Finding out more about your online audience
Regardless whether you choose to grow your existing online audience(s), adapt your content to target a different audience, or both, the next step in analysing your audience is the same. You need to find out more about these people and what they want!
A great way of getting to know your audience is to have them fill out an online questionnaire. In a survey, you can ask them anything you want. You can, for instance, set up a survey that pops up when someone enters your site or you can send a survey invitation to your newsletter subscribers or to the buyers of your products. There are lots of packages that allow for online questionnaires. Many services offer a free account, which will suffice for most small companies.
Remember that most people do not participate in online surveys. Still, if your audience is large, you’ll easily get a decent amount of people to fill out your questionnaire. To get more participants you can always try to win them over by raffling a nice incentive among the respondents.
Please note that it’s always a certain group of people that’ll be willing to fill out a survey. That group is highly selective and not representative for your entire online audience.
Talk to your audience
Analysing your audience doesn’t always need to be a desk activity! Just having a conversation with a part of your audience also remains a great way to find out more about them. In an online questionnaire, you can ask a lot of people about your product, but their answers will probably remain shallow. If you’re able to really talk to some of the people from your audience in person, that could help you to get a better idea about who your audience are. Ask them what they like best about your website, your products, or your blog posts. Ask them why they come back to your website. Invite them to talk about their experience and don’t be scared of some criticism.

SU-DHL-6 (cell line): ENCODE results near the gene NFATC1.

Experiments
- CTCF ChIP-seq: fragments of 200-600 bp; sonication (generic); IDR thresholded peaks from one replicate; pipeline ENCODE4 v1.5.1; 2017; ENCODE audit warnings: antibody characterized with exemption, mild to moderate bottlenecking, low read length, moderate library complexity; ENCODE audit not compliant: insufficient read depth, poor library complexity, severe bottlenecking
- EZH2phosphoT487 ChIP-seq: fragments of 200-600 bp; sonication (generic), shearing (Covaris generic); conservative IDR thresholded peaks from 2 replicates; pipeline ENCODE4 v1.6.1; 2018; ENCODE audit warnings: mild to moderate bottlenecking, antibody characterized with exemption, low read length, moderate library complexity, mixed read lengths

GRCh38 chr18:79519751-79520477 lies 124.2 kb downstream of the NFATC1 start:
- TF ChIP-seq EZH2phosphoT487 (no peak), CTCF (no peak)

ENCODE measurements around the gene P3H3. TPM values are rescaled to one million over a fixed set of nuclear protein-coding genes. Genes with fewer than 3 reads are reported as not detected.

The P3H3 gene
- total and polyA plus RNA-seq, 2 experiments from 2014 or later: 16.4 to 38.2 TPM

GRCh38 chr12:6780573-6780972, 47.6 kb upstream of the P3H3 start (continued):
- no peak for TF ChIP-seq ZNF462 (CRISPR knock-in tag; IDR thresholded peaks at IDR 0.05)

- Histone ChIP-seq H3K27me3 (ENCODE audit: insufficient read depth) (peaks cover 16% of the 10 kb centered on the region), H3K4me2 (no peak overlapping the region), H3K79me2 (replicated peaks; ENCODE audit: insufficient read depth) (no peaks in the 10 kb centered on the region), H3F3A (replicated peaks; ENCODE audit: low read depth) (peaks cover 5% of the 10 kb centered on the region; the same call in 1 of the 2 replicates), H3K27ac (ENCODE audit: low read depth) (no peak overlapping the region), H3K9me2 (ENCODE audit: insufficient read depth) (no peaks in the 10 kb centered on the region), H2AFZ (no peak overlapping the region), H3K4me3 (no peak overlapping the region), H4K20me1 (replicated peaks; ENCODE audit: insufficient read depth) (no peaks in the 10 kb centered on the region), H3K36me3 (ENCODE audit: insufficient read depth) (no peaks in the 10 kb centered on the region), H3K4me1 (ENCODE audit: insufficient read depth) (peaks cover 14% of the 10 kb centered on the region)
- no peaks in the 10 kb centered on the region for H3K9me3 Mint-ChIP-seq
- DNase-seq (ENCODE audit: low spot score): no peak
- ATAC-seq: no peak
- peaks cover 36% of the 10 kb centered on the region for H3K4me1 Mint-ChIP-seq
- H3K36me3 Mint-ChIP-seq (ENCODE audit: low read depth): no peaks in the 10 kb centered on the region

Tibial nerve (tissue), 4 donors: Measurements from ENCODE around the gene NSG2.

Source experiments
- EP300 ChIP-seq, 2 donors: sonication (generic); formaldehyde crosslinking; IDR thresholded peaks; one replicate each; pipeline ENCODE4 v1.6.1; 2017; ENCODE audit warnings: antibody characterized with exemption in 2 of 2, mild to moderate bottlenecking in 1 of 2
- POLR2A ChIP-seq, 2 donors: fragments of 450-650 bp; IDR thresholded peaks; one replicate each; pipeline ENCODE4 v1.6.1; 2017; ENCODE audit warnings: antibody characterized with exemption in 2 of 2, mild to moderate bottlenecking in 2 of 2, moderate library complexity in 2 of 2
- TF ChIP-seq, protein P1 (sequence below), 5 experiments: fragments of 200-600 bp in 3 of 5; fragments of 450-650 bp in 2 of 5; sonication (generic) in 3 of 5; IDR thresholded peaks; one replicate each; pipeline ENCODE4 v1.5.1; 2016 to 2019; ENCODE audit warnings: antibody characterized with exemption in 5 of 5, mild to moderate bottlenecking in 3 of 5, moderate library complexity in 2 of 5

Read comments and discussions
If you want to analyse your audience and find out what kind of people it consists of, you should look at the comments on your blog post. What are people saying about you or about your post in the comments below your articles? Which aspects of your blog post are they talking about in their comments? Which topics are so important to them, that they are willing to engage? Analyse audience comments on your website, and don’t forget to monitor comments on social media too!
Aside from the comments your audience are leaving on your website and social media, you could also take a look at what they’re talking about on other websites too. Sites like Reddit and online discussion forums can be a treasure-trove of information. If you can find out where your audience are hanging out online, be sure to take a look and see what they’re talking about!
Analysing online audiences is hard, but valuable
In conclusion, researching your audience is essential for SEO but can be a tough nut to crack. Google Analytics and the analytic tools of the numerous social media platforms are useful, but they don’t tell you much about the intentions or desires of your audiences. Surveys are great, but as most people won’t fill out an online questionnaire, the data aren’t that valid and representative for your entire audience. Talking to your audience can bring useful insights, but you won’t be able to have a conversation with all of them either.
All the different ways of analysing your audience do add value, essential for SEO, in their own way though. However, by using them all you will get a clear impression of your audience. So don’t just sit there wondering who’s behind those clicks. Get to know them!